Port concessions

Making insights actionable

The negotiation of port concessions allows Port Management Boards (PMBs) and public authorities to (re)negotiate the terms of engagement for port activities. Open invitations to bid on concessions can create conditions for competition and innovation.

Port Economics, Management and Policy” (Chapter 3.2) presents a number of variables for ports to consider when defining port concessions. This insight presents conditions that can be defined in concession agreements.

Condition of the concessions

PMBs can use a range of conditions to increase the value of the site.

  • Concession periods. Port operators requiring large investments are inclined to prefer long concessions. PMBs that want to have control over their land may prefer short concessions to allow for change if necessary.
  • Release of land. Concession can be awarded all at once, or can be released to the concession holder over a series of phases. The former suits the operator while the latter gives more control to the PMB.
  • Control of the land. The PMB can also determine if the concession can be divided or sublet to others. A site that can be sublet provides greater level of flexibility for the operator.
  • Type of activities. The type of activity can be fixed within the contract, stipulating that the activity, or a certain portion of it, is focused on the circular economy.

The concession awarding procedure

A competitive environment during the concession bidding process can provide the conditions for interested parties to develop innovative and ambitious proposals. An example of this is the Port of Antwerp-Bruges and NextGen District, where a competitive tender resulted in an innovative operator establishing on the port to develop an ambitious project on plastics. Competitive tendering may not always be effective, especially when the conditions are limiting or where long-term concession holders feel intimidated.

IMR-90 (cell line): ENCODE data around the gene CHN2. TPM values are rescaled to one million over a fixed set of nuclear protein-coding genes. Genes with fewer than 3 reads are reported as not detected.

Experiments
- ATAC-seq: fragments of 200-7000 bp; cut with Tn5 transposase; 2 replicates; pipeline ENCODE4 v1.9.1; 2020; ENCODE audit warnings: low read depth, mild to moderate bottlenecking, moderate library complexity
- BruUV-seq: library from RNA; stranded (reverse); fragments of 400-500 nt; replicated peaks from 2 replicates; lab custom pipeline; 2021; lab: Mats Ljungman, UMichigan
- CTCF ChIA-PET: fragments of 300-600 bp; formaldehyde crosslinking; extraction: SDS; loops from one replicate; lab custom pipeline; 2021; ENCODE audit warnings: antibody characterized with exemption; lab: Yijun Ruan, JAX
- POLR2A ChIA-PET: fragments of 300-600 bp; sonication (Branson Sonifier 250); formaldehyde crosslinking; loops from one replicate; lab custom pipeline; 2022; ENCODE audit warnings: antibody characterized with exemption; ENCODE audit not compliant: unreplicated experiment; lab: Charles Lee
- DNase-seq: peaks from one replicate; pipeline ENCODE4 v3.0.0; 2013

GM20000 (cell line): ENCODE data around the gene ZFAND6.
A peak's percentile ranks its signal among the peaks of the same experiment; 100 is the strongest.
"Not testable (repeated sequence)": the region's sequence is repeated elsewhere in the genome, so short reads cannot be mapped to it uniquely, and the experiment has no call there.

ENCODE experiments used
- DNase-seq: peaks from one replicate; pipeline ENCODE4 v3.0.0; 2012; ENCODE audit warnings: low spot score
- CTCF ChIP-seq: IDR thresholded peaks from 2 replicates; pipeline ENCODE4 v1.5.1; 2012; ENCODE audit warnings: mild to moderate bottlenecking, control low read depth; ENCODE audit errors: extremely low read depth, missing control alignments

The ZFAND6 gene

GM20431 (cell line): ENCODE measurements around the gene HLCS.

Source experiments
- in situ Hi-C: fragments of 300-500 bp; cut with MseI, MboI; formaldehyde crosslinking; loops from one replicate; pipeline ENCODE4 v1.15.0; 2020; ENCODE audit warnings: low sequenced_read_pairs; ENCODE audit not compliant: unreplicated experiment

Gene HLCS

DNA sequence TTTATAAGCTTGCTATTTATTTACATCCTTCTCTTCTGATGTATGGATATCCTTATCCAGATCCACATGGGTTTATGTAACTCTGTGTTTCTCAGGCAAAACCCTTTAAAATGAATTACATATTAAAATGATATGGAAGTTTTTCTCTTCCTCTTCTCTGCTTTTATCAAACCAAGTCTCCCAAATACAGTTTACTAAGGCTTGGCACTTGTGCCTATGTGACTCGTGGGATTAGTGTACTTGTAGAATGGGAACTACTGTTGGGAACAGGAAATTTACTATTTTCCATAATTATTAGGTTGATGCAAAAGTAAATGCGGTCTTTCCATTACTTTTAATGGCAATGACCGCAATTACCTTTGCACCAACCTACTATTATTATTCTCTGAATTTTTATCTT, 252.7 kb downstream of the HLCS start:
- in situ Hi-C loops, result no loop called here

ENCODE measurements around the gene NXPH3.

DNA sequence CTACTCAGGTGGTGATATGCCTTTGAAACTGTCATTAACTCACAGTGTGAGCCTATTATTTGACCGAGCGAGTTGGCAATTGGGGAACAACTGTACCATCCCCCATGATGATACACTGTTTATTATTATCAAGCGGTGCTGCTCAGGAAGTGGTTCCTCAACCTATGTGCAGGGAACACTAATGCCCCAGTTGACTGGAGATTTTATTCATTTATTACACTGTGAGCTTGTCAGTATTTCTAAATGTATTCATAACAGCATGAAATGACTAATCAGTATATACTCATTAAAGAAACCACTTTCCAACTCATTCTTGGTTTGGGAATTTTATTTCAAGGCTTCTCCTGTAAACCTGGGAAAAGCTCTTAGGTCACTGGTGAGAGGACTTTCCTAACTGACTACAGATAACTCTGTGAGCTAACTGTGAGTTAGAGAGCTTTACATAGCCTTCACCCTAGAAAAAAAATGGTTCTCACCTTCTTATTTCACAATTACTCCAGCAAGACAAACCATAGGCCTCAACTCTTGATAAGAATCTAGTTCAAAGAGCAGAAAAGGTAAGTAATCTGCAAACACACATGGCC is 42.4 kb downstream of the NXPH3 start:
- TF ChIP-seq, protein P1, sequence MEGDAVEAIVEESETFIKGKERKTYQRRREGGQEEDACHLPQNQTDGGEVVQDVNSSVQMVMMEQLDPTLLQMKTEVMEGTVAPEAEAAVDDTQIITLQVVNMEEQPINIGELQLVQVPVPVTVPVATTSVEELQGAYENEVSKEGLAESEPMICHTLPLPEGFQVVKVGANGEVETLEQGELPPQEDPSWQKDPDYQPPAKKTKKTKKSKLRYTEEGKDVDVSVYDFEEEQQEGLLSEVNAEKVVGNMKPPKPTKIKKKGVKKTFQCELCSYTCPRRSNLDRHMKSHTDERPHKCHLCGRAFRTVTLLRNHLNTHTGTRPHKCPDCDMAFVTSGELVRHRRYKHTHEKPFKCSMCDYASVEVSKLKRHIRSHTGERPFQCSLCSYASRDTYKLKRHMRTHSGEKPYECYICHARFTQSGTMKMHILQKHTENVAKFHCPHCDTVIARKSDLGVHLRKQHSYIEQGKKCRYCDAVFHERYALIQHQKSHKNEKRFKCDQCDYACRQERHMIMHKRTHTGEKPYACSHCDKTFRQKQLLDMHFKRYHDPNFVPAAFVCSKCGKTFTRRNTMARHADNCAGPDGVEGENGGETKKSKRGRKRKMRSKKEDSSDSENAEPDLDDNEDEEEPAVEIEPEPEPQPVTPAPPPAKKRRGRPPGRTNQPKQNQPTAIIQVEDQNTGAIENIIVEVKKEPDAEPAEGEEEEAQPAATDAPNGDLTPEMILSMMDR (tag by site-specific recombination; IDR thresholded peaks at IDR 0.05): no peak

The financing or investment process could involve co-financing or partnering with the public sector or a PMB in the form of a Public Private Partnership (PPP) or similar. This can help reduce risks or allow businesses to be more ambitious. For the circular economy, this could mean co-investment in new and risky technology and infrastructure. For example, the Port of Brussels invested in the construction of the MPro material village which meant that the private operator was obliged to accept delivery of materials by water instead of by land.

Financial instruments

PMBs can police or stimulate concession holders based on financial carrots or sticks. Carrots may include reductions in concession fees, or cash. Sticks may include fines, increase concession rates or even revoking the concession.

The Port of Brussels, an inland port, is a prime example of how concessions stipulate circular economy priorities and therefore have attracted port operators that the city depends on for resource management. For ports that are plugged into competitive global supply chains, a study titled the “Accelerating the circular economy transition process for gateway ports: Port of Zeebrugge case”, looked at the challenging task of motivating larger ports that compete on a global scale.

Insights summarized


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